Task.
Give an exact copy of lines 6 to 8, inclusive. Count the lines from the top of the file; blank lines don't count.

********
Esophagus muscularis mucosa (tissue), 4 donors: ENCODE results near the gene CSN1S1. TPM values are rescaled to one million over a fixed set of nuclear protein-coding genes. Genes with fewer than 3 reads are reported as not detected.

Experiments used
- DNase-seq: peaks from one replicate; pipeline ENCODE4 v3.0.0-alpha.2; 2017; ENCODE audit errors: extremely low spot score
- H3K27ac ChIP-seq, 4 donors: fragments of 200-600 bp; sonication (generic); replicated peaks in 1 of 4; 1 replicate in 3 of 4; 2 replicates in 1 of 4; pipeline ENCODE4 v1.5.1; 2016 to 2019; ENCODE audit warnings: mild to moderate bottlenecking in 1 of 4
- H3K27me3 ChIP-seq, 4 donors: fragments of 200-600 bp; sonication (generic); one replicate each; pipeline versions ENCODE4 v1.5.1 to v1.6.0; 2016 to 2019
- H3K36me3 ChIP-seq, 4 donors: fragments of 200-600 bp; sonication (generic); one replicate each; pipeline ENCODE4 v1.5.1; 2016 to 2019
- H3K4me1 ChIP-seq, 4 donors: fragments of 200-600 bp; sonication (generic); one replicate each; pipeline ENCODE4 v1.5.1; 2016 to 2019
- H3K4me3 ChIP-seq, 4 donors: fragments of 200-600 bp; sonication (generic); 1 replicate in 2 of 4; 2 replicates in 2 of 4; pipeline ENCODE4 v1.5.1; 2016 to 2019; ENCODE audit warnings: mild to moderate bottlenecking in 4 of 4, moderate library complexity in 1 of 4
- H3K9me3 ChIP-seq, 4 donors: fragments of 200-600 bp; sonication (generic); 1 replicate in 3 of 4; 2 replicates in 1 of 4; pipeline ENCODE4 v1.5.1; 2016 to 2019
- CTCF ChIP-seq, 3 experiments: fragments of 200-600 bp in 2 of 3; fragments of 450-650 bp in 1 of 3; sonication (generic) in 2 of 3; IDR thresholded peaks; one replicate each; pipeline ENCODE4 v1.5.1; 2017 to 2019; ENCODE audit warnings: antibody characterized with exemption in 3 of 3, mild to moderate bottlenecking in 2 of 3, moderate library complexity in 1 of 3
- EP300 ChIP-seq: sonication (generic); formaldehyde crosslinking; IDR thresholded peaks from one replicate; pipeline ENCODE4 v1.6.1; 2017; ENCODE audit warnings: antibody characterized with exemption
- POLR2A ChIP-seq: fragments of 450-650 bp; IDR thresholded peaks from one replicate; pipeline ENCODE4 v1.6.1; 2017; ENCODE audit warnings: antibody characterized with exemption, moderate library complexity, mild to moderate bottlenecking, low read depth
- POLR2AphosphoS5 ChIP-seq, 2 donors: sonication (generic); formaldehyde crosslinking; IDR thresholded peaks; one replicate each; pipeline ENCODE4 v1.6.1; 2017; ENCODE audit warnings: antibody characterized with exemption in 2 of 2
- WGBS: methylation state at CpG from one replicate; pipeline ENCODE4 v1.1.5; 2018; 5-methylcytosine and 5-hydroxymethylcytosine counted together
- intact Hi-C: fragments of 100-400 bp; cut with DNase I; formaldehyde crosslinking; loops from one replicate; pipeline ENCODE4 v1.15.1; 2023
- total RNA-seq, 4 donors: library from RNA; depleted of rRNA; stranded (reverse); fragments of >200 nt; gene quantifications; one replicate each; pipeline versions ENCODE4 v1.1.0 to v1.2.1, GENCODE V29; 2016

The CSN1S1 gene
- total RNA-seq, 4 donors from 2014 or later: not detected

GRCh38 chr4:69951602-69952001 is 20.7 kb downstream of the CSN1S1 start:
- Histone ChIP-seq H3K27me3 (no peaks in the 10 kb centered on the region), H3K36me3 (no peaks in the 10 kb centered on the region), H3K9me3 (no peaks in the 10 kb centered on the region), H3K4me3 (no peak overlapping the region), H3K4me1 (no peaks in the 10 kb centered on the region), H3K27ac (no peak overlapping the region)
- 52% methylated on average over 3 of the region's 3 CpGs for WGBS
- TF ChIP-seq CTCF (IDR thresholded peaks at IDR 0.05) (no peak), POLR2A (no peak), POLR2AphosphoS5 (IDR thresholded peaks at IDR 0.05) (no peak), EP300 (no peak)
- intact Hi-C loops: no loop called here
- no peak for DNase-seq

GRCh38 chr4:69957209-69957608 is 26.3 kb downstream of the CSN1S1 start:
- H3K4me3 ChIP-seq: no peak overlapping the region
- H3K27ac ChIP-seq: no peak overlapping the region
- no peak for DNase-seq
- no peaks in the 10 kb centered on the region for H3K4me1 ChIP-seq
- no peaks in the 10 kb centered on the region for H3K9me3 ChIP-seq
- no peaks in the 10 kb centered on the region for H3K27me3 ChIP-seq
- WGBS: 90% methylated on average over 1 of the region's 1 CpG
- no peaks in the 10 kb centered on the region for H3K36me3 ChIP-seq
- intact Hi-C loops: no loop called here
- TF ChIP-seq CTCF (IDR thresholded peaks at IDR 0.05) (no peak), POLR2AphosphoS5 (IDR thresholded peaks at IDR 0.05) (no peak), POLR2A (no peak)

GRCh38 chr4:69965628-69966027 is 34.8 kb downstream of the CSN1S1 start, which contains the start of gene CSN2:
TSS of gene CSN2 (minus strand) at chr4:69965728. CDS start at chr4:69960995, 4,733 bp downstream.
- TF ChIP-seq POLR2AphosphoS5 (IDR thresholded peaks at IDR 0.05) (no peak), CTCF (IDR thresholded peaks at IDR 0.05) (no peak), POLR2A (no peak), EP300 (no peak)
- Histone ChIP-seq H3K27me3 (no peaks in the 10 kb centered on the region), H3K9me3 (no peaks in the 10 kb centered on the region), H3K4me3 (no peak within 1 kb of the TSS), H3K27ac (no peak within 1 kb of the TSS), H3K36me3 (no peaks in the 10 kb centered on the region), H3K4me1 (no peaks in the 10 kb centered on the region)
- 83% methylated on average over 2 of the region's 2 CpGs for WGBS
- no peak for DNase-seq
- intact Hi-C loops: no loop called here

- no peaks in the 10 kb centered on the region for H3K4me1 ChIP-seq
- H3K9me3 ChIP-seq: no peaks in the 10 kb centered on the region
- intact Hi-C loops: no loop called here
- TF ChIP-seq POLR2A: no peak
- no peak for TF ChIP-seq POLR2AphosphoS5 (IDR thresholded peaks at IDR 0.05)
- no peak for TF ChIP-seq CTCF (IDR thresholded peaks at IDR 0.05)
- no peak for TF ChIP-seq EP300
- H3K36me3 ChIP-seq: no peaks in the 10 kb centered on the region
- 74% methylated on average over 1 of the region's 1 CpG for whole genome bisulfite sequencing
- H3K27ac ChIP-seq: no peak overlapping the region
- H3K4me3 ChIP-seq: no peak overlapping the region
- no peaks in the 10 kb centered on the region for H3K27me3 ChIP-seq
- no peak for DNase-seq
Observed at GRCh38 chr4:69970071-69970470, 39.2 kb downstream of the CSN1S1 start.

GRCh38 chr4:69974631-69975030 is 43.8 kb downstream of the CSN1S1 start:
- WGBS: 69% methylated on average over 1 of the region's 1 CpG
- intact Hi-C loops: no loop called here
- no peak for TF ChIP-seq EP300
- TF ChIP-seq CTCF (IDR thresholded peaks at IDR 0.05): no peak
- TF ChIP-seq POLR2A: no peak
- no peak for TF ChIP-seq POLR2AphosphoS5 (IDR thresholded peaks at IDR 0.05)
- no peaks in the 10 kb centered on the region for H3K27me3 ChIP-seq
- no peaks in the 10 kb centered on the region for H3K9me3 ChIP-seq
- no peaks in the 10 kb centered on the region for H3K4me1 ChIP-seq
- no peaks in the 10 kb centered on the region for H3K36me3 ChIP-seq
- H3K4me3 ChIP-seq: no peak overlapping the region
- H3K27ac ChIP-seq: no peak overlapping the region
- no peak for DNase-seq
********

- H3K36me3 ChIP-seq, 4 donors: fragments of 200-600 bp; sonication (generic); one replicate each; pipeline ENCODE4 v1.5.1; 2016 to 2019
- H3K4me1 ChIP-seq, 4 donors: fragments of 200-600 bp; sonication (generic); one replicate each; pipeline ENCODE4 v1.5.1; 2016 to 2019
- H3K4me3 ChIP-seq, 4 donors: fragments of 200-600 bp; sonication (generic); 1 replicate in 2 of 4; 2 replicates in 2 of 4; pipeline ENCODE4 v1.5.1; 2016 to 2019; ENCODE audit warnings: mild to moderate bottlenecking in 4 of 4, moderate library complexity in 1 of 4